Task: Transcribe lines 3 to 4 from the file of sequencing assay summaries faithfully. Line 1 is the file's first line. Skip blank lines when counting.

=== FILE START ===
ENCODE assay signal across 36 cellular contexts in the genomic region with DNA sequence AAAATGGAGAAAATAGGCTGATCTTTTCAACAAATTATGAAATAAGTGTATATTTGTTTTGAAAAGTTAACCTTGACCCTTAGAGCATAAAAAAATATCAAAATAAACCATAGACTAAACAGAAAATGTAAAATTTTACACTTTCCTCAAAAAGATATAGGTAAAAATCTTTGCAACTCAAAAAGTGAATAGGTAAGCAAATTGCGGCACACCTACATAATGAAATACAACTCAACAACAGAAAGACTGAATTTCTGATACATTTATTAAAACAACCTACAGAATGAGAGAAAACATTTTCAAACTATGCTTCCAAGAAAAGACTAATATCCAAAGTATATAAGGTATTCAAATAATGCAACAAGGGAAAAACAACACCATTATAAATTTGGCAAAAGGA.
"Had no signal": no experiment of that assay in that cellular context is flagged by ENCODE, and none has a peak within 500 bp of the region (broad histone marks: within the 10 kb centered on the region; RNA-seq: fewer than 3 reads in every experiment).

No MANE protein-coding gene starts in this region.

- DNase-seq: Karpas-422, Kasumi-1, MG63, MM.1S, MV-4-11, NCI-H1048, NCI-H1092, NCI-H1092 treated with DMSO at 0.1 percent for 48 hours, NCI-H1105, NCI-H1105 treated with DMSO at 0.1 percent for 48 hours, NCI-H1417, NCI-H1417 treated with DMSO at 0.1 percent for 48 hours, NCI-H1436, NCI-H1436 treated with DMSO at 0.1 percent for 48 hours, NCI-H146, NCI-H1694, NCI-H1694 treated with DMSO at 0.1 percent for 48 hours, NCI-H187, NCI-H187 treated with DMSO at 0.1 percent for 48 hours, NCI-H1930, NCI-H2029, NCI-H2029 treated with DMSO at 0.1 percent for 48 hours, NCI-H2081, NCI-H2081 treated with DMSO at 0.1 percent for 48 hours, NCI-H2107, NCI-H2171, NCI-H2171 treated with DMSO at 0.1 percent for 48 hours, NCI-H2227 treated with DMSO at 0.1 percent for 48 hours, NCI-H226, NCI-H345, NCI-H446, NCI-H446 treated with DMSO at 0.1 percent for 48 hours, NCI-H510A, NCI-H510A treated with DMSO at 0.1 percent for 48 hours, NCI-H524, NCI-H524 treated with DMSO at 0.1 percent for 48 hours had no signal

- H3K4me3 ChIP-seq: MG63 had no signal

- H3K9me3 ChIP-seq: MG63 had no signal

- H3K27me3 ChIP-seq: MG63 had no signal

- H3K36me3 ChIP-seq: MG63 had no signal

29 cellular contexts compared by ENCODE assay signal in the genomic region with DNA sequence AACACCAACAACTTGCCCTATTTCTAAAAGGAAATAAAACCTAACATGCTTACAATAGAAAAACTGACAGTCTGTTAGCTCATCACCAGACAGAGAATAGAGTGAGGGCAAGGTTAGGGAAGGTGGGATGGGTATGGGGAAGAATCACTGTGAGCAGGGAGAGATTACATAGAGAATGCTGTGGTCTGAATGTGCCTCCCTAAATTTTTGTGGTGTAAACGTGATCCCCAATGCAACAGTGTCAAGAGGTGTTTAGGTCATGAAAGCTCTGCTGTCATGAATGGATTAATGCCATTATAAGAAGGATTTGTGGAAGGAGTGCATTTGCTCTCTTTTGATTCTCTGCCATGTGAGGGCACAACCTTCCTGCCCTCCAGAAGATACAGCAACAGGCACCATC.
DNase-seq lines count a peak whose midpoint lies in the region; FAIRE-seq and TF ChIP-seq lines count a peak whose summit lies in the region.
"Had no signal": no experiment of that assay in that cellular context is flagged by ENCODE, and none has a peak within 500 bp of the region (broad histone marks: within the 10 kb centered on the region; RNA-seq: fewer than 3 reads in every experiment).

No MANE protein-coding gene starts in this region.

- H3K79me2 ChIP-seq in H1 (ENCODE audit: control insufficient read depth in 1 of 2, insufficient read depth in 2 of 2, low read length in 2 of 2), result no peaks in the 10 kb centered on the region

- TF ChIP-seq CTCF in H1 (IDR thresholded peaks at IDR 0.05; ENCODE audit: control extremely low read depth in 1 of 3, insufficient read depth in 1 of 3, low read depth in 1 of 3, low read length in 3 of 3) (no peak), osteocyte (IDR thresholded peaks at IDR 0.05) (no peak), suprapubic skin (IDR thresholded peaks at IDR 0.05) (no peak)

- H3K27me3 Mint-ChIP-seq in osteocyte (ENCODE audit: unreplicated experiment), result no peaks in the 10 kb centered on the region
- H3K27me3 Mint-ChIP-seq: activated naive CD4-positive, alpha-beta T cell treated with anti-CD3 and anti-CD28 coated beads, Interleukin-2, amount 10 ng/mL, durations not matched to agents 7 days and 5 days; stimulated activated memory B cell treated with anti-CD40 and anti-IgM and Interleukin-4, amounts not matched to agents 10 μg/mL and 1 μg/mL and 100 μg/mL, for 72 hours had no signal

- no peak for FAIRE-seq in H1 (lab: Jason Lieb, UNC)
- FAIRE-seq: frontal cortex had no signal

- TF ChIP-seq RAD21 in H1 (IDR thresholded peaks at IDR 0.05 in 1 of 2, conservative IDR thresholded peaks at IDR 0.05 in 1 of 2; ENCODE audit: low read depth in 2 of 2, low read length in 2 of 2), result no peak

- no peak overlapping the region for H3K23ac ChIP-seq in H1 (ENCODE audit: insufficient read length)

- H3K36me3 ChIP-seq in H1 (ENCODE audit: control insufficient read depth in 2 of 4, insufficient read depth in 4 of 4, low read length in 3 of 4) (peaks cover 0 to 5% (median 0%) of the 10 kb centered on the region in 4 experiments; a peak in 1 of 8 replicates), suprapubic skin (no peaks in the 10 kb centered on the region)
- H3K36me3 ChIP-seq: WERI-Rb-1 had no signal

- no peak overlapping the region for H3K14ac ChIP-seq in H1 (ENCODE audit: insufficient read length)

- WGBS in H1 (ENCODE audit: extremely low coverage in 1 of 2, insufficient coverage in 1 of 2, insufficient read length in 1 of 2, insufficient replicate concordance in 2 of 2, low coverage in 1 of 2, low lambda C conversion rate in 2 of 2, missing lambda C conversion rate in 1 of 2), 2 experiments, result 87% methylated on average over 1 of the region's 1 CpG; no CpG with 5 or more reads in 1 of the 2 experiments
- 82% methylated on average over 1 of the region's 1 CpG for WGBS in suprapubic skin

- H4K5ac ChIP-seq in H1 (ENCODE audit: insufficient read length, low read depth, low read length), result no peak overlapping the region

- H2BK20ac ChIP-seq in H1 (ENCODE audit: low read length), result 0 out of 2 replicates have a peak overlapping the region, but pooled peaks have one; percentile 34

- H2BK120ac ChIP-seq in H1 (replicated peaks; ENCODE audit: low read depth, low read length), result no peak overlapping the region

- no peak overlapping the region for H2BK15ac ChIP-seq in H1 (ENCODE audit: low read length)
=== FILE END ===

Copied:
No MANE protein-coding gene starts in this region.

- DNase-seq: Karpas-422, Kasumi-1, MG63, MM.1S, MV-4-11, NCI-H1048, NCI-H1092, NCI-H1092 treated with DMSO at 0.1 percent for 48 hours, NCI-H1105, NCI-H1105 treated with DMSO at 0.1 percent for 48 hours, NCI-H1417, NCI-H1417 treated with DMSO at 0.1 percent for 48 hours, NCI-H1436, NCI-H1436 treated with DMSO at 0.1 percent for 48 hours, NCI-H146, NCI-H1694, NCI-H1694 treated with DMSO at 0.1 percent for 48 hours, NCI-H187, NCI-H187 treated with DMSO at 0.1 percent for 48 hours, NCI-H1930, NCI-H2029, NCI-H2029 treated with DMSO at 0.1 percent for 48 hours, NCI-H2081, NCI-H2081 treated with DMSO at 0.1 percent for 48 hours, NCI-H2107, NCI-H2171, NCI-H2171 treated with DMSO at 0.1 percent for 48 hours, NCI-H2227 treated with DMSO at 0.1 percent for 48 hours, NCI-H226, NCI-H345, NCI-H446, NCI-H446 treated with DMSO at 0.1 percent for 48 hours, NCI-H510A, NCI-H510A treated with DMSO at 0.1 percent for 48 hours, NCI-H524, NCI-H524 treated with DMSO at 0.1 percent for 48 hours had no signal